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THE HISTORY OF ASSUMPSIT, 55

allow the action, when the receipt of the quid pro quo was contem- poraneous with or subsequent to the promise? The solution of this puzzle must be sought, it is believed, in the nature of the action of Debt A simple contract debt, as well as a debt by specialty, was originally conceived of, not as a contract, in the modern sense of the term, that is, as a promise, but as a grant.^ A bargain and sale, and a loan, were exchanges of values. The action of debt, as several writers have remarked, was a real rather than a personal action. The judgment was not for damages, but for the recovery of a debt, regarded as a res. The conception of a debt was clearly expressed by Vaughan, J., who, some seventy years after Slade's case, spoke of the action of Assumpsit as ** much inferior and ignobler than the action of Debt," and characterized the rule that every contract executory implies a promise as "a false gloss, thereby to turn actions of Debt into actions on the case ; for contracts of debt are reciprocal grants." ^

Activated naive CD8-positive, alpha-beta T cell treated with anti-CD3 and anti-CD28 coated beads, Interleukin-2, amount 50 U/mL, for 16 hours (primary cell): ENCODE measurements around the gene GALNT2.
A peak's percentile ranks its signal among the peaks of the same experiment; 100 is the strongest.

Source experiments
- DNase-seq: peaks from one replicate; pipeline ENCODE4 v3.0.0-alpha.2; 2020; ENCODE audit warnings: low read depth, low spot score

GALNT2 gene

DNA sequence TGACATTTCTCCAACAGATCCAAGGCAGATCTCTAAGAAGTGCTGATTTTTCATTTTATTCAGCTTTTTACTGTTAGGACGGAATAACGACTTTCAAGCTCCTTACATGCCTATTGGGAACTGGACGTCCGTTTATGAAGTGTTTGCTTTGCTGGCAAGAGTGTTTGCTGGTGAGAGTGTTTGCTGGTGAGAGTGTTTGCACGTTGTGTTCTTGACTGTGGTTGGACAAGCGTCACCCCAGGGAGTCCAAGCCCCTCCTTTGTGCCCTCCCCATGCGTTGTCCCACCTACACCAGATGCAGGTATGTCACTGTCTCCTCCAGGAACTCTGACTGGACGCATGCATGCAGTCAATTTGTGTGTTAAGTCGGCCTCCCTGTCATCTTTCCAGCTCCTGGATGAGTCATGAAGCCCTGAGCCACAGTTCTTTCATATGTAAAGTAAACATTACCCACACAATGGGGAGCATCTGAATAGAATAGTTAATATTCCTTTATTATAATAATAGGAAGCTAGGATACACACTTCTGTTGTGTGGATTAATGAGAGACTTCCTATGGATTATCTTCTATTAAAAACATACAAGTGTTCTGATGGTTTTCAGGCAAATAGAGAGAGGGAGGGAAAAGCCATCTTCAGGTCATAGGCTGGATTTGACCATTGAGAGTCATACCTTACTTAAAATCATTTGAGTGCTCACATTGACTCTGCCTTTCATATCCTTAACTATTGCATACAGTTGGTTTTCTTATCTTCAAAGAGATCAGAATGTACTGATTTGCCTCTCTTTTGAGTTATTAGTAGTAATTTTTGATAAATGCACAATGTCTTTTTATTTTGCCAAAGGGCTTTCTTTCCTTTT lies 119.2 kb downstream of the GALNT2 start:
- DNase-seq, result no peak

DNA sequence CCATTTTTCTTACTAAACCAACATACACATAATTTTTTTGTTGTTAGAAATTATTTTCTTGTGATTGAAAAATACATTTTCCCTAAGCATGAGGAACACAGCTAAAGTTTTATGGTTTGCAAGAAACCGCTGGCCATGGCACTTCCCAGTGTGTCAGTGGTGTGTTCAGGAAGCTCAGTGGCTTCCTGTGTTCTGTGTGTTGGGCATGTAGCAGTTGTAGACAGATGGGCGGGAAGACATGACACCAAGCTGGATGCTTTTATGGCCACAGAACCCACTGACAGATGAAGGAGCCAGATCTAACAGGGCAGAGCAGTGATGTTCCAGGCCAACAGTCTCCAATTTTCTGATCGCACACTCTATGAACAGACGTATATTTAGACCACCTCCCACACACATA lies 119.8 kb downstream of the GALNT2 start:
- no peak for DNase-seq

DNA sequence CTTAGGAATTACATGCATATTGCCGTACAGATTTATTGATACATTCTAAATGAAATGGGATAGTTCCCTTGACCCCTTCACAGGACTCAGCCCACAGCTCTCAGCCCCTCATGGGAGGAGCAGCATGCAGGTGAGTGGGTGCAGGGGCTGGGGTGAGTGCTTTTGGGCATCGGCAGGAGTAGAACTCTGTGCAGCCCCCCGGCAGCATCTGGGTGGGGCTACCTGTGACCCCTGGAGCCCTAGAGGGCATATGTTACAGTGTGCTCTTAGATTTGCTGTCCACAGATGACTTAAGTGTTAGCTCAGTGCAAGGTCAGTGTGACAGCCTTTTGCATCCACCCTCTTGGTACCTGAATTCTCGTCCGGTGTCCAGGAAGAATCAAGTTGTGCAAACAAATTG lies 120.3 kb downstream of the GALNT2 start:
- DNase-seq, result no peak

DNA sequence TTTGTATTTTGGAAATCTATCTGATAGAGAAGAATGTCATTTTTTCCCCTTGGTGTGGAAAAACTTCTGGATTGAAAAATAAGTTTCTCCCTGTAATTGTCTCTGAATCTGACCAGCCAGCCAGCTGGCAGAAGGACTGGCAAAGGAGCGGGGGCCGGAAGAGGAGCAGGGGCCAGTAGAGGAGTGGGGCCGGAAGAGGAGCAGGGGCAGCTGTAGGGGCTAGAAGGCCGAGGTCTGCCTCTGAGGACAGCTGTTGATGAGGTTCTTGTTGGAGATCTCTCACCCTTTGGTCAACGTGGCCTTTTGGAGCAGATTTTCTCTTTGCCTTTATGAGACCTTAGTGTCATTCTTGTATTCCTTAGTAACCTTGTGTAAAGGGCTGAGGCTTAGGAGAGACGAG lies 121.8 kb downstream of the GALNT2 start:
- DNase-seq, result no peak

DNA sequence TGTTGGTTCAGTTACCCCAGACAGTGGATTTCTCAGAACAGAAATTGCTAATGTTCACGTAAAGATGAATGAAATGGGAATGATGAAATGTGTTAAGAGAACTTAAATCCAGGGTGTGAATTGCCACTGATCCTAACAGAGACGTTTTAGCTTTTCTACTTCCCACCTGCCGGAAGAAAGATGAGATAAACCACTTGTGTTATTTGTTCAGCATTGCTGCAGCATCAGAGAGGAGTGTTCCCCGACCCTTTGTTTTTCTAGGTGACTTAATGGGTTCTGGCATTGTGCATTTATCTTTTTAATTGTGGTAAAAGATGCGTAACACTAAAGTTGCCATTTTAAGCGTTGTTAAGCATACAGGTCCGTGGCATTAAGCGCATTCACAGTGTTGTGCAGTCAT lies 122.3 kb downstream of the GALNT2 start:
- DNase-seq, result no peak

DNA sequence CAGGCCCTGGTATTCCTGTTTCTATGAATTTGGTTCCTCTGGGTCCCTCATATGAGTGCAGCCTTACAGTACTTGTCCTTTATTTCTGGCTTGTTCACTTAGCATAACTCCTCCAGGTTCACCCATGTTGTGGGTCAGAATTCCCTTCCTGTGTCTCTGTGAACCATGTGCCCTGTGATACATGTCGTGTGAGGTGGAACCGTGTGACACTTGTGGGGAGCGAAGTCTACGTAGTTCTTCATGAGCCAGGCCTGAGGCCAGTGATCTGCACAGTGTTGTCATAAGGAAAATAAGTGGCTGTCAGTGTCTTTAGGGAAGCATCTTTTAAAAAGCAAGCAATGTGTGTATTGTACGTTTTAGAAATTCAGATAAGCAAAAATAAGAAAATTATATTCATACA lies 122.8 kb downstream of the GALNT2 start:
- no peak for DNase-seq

Inasmuch as the simple contract debt had been created from time immemorial by a promise or agreement to pay a definite amount of money in exchange for a quid pro quo, the courts could not allow an action of Assumpsit also upon such a promise or agreement, without admitting that two legal relations, fundamentally distinct, might be produced by one and the same set of words. This implied a liberality of interpretation to which the lawyers of the sixteenth century had not generally attained. To them it seemed more natural to consider that the force of the words of agreement was spent in creating the debt. Hence the necessity of a new promise, if the creditor desired to charge his debtor in As- sumpsit.

As the actions of Assumpsit multiplied, however, it would natu- rally become more and more difficult to discriminate between promises to pay money and promises to do other things. The rec- ognition of an agreement to pay money for a quid pro quo in its double aspect, that is, as being both a grant and a promise, and the consequent admissibility of Assumpsit, with its procedural advantages, as a concurrent remedy with Debt were inevitable. It was accordingly resolved by all the justices and barons in Slade*s case, in 1603, although " there was no other promise or assumption but the said bargain," that **^very contract executory imports

1 See Langdell, Contracts, § 100.

  • Edgecomb v. Dee, Vaugh. 89, loi.